• Option 3:  the 4 pin connector fits into the 5 pin with a missing slot, which is fine for driving.  When you get to the ramp, get out and reverse the 4 pin connector.  Let the connector with the rubber "slot" hang off the opposite end of the 5 pin, connecting to nothing.   Get back in your car and turn on the headlights.  This has the effect of sending the current needed to the correct trailer "pin" in order to disable the trailer brake.   Just make sure the flip it back after you load up the boat before you get on the road.

You forgot about option 4 (the approach taken by many) - a problem develops in the trailer brake system, it's not fixed, therefore you don't have to disable it while backing up.

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RyanB
15 hours ago, SkiPablo said:

this has been a cool thread !  thanks Guys !!   I do have the tranny cooler - when I toll my Bayliner it like it not even there - but it only weighs 2600 lbs wet with trailer.

My pilot took a crap last night and is in the shop getting a new belt tensioner and belt.    Half temped to sell it when i get it back and upgrade to something newer.   We have had the car a long time.  We need the 3rd row so I'm looking at the Traverse as it looks to tows 5200 when setup correctly -  just don't know if that is real world better or not.   Or course I could go big and get the Nissan Armada or Toyota Sequoia.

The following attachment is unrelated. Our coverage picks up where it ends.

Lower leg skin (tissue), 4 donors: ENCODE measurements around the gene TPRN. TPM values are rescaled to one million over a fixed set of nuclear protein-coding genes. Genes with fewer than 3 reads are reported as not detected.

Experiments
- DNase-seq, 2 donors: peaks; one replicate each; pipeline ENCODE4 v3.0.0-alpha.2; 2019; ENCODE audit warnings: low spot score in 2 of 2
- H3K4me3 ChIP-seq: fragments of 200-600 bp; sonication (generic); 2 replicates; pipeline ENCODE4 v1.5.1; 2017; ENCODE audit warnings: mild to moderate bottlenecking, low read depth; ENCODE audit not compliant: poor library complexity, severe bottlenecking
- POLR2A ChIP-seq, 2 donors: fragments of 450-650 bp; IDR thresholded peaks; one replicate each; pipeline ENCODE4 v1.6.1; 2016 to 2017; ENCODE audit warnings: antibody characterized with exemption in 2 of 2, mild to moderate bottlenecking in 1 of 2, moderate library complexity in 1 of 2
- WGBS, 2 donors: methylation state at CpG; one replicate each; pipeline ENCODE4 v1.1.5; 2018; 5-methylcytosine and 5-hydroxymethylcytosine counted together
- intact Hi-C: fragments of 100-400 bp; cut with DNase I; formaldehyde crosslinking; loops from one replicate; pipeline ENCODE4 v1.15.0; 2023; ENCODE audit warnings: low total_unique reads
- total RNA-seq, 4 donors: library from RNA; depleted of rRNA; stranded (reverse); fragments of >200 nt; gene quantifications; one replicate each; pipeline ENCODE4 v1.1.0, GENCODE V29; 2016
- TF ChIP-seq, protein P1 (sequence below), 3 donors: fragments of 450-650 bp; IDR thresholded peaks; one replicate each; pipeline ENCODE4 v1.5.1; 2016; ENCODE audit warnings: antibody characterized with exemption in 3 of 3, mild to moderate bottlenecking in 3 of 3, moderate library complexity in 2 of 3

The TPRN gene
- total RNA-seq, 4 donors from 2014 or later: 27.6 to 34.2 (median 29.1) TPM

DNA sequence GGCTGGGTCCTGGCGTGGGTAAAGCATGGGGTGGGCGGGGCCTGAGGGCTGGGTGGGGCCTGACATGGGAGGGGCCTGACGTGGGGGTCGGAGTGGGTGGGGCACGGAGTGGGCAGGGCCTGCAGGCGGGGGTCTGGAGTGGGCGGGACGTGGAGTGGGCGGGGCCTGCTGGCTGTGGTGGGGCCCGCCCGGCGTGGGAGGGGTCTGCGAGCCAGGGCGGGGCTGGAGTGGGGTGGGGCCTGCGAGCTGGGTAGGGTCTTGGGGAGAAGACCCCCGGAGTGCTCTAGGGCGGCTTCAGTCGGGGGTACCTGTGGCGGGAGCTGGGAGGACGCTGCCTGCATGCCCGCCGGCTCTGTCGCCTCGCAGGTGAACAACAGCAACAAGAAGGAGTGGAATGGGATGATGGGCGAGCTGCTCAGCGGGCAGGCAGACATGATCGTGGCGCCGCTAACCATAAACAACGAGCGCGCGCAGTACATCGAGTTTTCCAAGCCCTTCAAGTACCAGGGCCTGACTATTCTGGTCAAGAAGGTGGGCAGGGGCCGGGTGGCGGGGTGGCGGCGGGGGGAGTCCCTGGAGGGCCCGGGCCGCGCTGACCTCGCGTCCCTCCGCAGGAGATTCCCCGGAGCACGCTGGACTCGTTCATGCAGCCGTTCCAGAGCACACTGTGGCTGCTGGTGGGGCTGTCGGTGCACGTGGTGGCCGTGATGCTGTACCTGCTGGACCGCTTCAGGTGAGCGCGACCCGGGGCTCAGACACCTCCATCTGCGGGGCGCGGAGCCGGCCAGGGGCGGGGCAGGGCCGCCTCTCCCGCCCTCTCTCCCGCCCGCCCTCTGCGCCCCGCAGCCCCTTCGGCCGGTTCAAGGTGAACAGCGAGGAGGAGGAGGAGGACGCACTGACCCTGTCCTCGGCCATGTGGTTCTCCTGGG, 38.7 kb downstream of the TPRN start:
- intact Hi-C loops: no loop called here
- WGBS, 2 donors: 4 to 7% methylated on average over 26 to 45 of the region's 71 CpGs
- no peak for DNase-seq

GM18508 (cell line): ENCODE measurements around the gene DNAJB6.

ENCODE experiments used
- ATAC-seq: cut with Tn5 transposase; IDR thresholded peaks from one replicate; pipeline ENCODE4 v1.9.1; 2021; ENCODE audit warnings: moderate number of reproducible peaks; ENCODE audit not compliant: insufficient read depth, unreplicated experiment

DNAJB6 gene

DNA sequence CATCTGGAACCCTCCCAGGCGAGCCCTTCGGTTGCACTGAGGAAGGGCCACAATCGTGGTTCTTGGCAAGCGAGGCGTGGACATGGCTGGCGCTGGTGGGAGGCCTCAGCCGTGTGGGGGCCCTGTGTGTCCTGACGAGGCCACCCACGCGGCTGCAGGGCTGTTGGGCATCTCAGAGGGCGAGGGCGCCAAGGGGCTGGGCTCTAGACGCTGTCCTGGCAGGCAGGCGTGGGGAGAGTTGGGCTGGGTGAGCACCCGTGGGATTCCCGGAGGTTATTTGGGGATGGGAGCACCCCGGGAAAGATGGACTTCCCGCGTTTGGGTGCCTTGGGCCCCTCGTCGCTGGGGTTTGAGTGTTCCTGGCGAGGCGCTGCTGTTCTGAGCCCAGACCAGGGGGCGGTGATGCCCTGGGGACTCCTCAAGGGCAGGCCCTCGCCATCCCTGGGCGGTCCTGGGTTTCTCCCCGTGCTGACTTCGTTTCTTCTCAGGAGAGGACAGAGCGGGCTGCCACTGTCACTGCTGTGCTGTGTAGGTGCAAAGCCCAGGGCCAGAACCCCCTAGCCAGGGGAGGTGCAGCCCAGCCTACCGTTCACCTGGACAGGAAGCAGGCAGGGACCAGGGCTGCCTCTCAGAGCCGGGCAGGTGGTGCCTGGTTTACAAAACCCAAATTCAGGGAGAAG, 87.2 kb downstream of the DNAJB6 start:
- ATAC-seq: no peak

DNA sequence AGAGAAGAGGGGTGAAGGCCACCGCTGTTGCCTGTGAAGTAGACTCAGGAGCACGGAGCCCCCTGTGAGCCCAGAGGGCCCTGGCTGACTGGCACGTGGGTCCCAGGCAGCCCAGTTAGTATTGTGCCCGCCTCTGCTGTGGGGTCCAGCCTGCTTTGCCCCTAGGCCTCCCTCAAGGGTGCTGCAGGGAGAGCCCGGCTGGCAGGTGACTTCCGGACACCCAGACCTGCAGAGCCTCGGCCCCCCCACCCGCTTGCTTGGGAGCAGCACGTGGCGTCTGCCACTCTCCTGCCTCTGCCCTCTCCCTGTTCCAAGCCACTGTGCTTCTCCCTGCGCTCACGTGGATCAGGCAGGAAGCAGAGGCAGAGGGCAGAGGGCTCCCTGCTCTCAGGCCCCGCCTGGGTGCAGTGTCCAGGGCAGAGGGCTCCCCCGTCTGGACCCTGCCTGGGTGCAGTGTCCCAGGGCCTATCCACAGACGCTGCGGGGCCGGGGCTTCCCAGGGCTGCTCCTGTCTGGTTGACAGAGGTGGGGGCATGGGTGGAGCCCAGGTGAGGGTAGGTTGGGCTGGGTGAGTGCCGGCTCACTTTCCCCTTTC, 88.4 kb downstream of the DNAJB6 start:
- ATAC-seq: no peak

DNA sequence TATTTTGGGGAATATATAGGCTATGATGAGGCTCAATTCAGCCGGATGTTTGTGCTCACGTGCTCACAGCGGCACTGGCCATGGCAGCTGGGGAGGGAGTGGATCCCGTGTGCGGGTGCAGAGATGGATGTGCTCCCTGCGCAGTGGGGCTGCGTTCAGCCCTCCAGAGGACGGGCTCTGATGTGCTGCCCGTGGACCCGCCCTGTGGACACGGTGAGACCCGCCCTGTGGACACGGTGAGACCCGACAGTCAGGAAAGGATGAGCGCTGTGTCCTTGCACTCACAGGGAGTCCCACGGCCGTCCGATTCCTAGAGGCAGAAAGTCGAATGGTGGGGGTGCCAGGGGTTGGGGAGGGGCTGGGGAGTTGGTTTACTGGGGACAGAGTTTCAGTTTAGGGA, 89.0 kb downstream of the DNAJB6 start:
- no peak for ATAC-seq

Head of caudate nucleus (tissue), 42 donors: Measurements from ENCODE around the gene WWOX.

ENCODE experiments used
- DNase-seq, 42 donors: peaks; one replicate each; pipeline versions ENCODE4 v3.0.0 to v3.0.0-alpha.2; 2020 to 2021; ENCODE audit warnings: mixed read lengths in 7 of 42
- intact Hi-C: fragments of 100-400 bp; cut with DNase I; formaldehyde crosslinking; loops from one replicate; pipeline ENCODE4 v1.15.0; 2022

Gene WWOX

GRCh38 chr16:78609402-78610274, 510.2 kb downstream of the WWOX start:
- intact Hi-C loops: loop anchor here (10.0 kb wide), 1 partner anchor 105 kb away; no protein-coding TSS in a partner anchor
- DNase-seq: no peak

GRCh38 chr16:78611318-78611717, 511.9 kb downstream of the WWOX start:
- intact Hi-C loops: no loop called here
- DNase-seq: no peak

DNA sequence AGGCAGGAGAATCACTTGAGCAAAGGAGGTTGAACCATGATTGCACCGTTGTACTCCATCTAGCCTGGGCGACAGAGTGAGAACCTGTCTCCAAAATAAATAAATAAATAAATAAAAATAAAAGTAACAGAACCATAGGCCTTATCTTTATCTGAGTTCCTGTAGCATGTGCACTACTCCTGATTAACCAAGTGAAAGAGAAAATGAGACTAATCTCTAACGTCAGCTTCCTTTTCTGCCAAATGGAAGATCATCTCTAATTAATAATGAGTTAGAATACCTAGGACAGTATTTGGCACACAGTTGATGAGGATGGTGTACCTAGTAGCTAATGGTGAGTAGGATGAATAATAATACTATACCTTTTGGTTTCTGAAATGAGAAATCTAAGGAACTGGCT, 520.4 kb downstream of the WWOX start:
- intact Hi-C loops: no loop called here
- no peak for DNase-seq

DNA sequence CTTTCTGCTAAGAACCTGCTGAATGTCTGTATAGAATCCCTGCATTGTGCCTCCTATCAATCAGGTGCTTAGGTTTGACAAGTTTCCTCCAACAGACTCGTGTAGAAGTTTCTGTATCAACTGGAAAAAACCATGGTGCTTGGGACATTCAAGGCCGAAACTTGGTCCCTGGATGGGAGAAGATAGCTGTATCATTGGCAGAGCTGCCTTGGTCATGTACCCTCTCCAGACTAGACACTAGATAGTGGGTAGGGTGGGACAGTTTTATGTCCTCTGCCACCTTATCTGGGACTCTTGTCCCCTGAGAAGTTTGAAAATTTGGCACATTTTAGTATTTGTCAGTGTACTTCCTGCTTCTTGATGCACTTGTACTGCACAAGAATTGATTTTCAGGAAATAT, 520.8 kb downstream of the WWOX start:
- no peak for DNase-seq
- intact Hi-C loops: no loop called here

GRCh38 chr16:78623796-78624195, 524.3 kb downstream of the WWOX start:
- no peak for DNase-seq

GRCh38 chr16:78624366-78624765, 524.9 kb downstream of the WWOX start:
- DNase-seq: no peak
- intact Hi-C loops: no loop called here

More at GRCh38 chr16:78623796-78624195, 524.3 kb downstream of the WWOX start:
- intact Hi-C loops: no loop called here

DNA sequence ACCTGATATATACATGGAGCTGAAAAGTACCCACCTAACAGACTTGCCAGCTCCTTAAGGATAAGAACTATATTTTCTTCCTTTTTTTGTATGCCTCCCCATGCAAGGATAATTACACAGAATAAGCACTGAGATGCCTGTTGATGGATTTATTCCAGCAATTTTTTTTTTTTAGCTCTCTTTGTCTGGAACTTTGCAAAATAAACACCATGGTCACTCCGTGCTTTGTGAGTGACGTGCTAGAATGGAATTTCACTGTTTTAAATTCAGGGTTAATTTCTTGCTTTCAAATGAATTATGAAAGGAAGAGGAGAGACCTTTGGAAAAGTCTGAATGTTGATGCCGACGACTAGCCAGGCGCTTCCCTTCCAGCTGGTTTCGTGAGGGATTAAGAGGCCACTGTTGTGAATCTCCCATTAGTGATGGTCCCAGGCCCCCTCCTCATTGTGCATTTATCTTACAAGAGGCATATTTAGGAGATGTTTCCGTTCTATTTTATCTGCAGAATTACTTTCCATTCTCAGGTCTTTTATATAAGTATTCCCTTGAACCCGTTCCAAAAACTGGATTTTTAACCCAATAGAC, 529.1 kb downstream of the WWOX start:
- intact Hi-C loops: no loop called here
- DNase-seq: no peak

If you want something Traverse size, but better at towing, take a look at the Dodge Durango.  Pretty sure they go up above 7000 pounds.

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TomH
13 hours ago, RyanB said:

If you want something Traverse size, but better at towing, take a look at the Dodge Durango.  Pretty sure they go up above 7000 pounds.

Those are the two I ended up looking at when we were shopping 3rd row SUVs that could handle our boat - Durangos and Lambdas (Traverse/Acadia/Enclave/Outlook).  For whichever you look it, you have to make sure they have the factory tow package, as the max limits will be much different without.  If they just bolted on a hitch, it's likely missing the other items that went into the tow packages.  For the Durango, the engine options also made a difference.  For me, I had an extremely hard time finding a used Durango near us that ticked all the boxes I needed it to, as it seems so many of them were ordered as suburban mom kid haulers.....  So, we ended up with a Saturn Outlook and have been fairly happy with it, and it actually tows better than I was expecting for our boat which is ~4500 lbs.

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Lees23
On 3/7/2017 at 9:34 PM, NMMalibuFamily said:

Yes. She does just fine with our '09 23 LSV.  Would not advise long distance or hilly hauls, but I'm comfortable with flat road conditions. We elect not to pull it the 250 miles it takes to get to our lake, but if we were closer I wouldn't have a problem with it. It pulls out of the water without any problem and we have never broke traction on the boat ramp. 

image.jpeg

No offense but I hope you are never behind me when traffic comes to a sudden halt.  You are probably over 150% of the tow rating of your vehicle.  

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Skin2Win
Just now, Lees23 said:

No offense but I hope you are never behind me when traffic comes to a sudden halt.  You are probably over 150% of the tow rating of your vehicle.  

Or in front of me, or next to me, or passing me in the opposite direction.....